Here's What To Do If Your Partner Doesn't Want Sex Anymore

According to the sexperts.

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It's no secret that after the honeymoon phase of a relationship slows down, the sex also slows down. What’s less expected is for the sex to stop entirely. When that happens, it can be really confusing or scary because you may not know why your partner seems uninterested in sex, or worse, what it means for the future of the relationship. Is it a temporary blip? Or is this the new sexual status quo? If you're wondering what to do when your partner doesn’t want to be intimate anymore, you're not alone. This is a tough one, so to acquire some much-needed insight on what to do in this situation, I reached out to the experts.

First thing's first: Is a lack of sex in a relationship normal? According to Dr. Jess O’Reilly, host of the @SexWithDrJess podcast, there is no need to immediately panic. "Levels of sexual desire fluctuate over the course of a lifetime and ebbs and flows are perfectly normal,” she tells Elite Daily. “A decline in desire is not necessarily an indication of a problem and there is no ideal baseline for levels of desire." Rather than framing it in your mind as, “My boyfriend doesn’t seem interested in me sexually anymore,” try to be open-minded and curious about the root cause.

So if it's not always a lack of desire, what is the issue? According to clinical psychologist Dr. Carly Marie Manly, the answer is complicated. "A partner may stop wanting to have sex for a variety of reasons," she tells Elite Daily. "Sometimes it’s one key issue at work, whereas in other situations a combination of factors contribute to the lack of interest in having sex. Some of the most common underlying issues include work stress, life stressors, physical exhaustion, mental fatigue, emotional exhaustion, physical health issues, unresolved relationship concerns, and emotional or physical infidelity," she concludes. So yeah, complicated.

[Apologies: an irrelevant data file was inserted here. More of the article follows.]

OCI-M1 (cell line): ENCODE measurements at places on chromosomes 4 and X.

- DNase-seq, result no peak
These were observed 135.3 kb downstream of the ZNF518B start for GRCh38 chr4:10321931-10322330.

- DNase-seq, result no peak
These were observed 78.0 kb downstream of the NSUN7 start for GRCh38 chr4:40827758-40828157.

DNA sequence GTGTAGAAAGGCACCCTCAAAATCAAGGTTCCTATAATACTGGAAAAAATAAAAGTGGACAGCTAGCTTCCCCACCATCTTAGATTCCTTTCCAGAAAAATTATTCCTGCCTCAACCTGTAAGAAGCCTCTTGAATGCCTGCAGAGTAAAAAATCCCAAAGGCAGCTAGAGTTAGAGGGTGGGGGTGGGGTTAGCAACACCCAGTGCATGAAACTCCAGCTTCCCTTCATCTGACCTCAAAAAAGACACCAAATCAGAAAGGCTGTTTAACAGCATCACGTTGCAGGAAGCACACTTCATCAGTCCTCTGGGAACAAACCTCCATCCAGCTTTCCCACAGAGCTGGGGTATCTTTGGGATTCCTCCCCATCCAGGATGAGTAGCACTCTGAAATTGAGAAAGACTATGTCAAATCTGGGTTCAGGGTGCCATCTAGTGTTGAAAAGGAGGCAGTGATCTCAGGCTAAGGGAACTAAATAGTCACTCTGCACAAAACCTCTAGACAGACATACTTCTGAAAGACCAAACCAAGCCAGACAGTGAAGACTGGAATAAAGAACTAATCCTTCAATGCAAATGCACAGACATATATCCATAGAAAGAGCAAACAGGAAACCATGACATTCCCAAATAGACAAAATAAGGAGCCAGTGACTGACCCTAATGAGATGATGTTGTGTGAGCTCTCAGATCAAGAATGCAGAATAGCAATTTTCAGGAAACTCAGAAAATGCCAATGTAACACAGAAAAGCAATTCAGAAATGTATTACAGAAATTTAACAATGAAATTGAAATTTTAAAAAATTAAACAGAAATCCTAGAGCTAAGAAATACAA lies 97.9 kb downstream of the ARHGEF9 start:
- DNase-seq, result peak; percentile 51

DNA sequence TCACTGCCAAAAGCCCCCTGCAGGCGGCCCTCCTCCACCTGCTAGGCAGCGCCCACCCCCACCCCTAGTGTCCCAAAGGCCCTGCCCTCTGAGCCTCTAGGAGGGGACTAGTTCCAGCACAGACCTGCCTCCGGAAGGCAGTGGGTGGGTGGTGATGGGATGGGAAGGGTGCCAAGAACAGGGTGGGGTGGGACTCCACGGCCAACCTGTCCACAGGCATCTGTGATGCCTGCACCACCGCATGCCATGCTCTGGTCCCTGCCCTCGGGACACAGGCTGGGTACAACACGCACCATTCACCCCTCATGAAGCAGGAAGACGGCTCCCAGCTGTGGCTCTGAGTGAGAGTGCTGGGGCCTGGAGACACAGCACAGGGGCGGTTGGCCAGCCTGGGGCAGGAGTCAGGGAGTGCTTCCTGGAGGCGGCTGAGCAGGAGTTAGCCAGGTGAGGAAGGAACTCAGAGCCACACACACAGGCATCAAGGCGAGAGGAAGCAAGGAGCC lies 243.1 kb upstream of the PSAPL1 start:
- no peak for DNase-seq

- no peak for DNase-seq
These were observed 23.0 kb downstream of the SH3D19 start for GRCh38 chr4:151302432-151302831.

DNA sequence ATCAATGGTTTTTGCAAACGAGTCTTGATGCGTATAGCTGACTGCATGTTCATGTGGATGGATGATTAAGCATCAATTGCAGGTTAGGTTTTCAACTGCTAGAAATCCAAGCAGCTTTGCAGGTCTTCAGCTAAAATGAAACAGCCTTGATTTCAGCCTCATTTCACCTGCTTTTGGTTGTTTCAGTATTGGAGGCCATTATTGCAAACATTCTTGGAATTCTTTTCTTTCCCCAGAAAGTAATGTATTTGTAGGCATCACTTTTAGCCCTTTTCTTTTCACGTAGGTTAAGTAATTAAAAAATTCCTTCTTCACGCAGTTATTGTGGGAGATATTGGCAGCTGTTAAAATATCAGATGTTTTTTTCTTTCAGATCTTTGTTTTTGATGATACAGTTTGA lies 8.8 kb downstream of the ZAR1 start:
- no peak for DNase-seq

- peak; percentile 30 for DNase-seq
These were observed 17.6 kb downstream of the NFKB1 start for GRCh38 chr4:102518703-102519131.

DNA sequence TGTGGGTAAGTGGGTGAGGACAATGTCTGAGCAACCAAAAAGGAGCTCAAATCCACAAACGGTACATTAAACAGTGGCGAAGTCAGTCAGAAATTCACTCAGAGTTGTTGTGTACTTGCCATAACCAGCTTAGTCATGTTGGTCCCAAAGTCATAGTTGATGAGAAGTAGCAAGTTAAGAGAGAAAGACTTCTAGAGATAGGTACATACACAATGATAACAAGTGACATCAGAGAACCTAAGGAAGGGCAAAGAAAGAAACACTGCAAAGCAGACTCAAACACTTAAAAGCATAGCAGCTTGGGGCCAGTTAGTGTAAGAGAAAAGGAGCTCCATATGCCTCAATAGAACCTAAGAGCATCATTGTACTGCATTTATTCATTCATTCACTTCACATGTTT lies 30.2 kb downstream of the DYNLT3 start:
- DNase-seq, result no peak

While Dr. O'Reilly and Dr. Manly say the cause of a partner's lack of sex drive can vary, they both agree that there are some ways to deal with the situation to resolve (or at least understand) it better. Communication is key — once you’re on the same page about your different sexual needs, you can better understand how to make each other happy. So, if your partner has stopped wanting to have sex, here's what the experts say to do about it.

Talk To Your Partner About Your Different Sex Drives

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One of the cornerstones of a healthy relationship is communication, especially when the topic may be awkward. This is why both the experts agree the first step in dealing with this scenario is to discuss what is going on with your partner. The best thing to do when your partner doesn’t want to be intimate is to ask them about it, point blank. You may find that your perception of the situation is extremely different than theirs.

It’s all about the approach, says Dr. O’Reilly. “Do not hurl accusations or make demands. You are not a victim, but you have a right to talk about how you feel. Talk about why you believe you’ve stopped having sex and how you feel about it.” she says. “Be mindful of the fact that neither one of you is right or wrong. Neither one of you is broken. You can be healthy and want sex every day and you can be healthy and never want it. Rather than looking to place blame, look for solutions.”

To improve your chance of having this kind of productive conversation, Dr. Manly says it's essential to get into the right headspace prior to the discussion. “Strive to take a step back from the situation with an objective attitude,” advises Dr. Manly. “Given that a lack of sexual intimacy can trigger uncomfortable feelings such as rejection and sadness, it’s important to pause to reflect on the situation as a whole. Although it can be difficult to be objective when emotions are involved, it is helpful to assess the situation with as much detachment as you can muster,” she says.